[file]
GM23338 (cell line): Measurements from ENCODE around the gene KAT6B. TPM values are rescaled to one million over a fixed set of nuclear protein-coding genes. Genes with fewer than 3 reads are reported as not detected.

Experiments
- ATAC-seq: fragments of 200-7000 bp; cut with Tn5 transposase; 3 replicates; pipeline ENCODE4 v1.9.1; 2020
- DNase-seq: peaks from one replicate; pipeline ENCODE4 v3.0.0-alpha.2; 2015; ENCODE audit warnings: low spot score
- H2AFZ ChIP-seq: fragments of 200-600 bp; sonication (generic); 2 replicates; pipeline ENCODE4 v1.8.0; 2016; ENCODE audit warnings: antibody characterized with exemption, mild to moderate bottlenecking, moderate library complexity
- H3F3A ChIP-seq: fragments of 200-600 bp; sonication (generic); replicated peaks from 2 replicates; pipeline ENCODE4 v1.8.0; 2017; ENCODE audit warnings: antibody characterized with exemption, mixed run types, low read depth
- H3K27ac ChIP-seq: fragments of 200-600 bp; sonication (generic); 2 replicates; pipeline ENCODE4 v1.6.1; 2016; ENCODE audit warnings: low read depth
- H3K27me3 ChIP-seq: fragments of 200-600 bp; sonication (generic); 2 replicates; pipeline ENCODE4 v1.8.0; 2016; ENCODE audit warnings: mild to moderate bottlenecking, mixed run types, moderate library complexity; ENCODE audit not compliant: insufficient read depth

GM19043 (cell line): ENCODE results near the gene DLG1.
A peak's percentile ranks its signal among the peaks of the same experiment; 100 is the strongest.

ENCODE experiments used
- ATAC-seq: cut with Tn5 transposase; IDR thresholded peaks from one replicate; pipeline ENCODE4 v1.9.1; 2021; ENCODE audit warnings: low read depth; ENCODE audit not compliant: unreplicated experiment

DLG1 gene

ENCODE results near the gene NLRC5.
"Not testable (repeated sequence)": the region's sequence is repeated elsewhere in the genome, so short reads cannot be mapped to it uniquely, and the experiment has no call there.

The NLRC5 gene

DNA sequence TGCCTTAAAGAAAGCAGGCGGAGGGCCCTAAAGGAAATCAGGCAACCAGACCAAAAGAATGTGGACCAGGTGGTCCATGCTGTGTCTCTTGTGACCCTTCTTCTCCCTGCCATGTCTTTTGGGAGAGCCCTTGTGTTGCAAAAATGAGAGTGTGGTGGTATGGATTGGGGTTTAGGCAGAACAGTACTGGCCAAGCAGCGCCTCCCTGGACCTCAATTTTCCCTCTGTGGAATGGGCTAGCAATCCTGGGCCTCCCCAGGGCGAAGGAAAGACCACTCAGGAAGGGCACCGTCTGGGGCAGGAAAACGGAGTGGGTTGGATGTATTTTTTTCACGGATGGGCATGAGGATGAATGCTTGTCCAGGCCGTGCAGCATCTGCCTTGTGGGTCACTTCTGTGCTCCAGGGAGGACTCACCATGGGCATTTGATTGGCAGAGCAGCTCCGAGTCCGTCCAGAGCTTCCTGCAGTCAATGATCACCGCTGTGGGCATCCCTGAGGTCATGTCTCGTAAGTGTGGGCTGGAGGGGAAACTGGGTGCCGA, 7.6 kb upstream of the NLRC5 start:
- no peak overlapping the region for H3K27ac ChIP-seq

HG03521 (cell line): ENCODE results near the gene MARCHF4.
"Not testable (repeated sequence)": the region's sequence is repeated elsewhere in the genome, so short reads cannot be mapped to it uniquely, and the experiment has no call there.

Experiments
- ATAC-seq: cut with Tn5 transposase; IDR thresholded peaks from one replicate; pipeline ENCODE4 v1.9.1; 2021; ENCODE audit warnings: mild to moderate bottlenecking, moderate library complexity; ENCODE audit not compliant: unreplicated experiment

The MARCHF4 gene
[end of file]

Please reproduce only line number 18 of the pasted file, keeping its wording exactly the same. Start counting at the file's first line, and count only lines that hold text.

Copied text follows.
- no peak overlapping the region for H3K27ac ChIP-seq